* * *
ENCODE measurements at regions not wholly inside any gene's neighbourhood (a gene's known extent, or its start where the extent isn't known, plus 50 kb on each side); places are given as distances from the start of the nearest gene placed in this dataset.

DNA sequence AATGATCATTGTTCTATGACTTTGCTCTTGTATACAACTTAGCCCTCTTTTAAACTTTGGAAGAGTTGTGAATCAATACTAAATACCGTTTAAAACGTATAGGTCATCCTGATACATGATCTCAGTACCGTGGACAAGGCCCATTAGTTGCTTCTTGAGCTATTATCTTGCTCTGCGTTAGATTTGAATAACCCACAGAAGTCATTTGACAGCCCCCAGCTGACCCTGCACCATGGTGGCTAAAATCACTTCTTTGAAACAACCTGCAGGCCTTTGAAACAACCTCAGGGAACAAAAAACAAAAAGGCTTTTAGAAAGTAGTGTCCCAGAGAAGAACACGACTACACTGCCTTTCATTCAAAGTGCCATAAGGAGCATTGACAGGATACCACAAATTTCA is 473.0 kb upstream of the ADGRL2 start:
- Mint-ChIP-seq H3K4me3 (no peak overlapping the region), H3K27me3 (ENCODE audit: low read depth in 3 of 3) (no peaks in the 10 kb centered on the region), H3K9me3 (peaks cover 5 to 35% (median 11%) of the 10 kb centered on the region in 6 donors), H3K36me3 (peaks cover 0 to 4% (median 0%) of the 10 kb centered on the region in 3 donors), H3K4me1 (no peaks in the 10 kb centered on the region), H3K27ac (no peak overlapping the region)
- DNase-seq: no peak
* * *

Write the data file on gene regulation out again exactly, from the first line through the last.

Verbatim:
ENCODE measurements at regions not wholly inside any gene's neighbourhood (a gene's known extent, or its start where the extent isn't known, plus 50 kb on each side); places are given as distances from the start of the nearest gene placed in this dataset.

DNA sequence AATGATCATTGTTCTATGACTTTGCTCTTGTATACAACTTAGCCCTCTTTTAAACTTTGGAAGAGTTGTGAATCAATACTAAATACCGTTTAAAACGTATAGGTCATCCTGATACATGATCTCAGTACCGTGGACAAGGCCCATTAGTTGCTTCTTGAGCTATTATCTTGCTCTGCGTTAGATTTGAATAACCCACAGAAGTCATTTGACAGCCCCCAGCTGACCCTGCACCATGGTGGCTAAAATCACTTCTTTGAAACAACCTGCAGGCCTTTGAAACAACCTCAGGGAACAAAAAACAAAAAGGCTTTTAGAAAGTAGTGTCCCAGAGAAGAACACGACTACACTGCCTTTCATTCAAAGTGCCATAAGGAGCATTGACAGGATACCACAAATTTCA is 473.0 kb upstream of the ADGRL2 start:
- Mint-ChIP-seq H3K4me3 (no peak overlapping the region), H3K27me3 (ENCODE audit: low read depth in 3 of 3) (no peaks in the 10 kb centered on the region), H3K9me3 (peaks cover 5 to 35% (median 11%) of the 10 kb centered on the region in 6 donors), H3K36me3 (peaks cover 0 to 4% (median 0%) of the 10 kb centered on the region in 3 donors), H3K4me1 (no peaks in the 10 kb centered on the region), H3K27ac (no peak overlapping the region)
- DNase-seq: no peak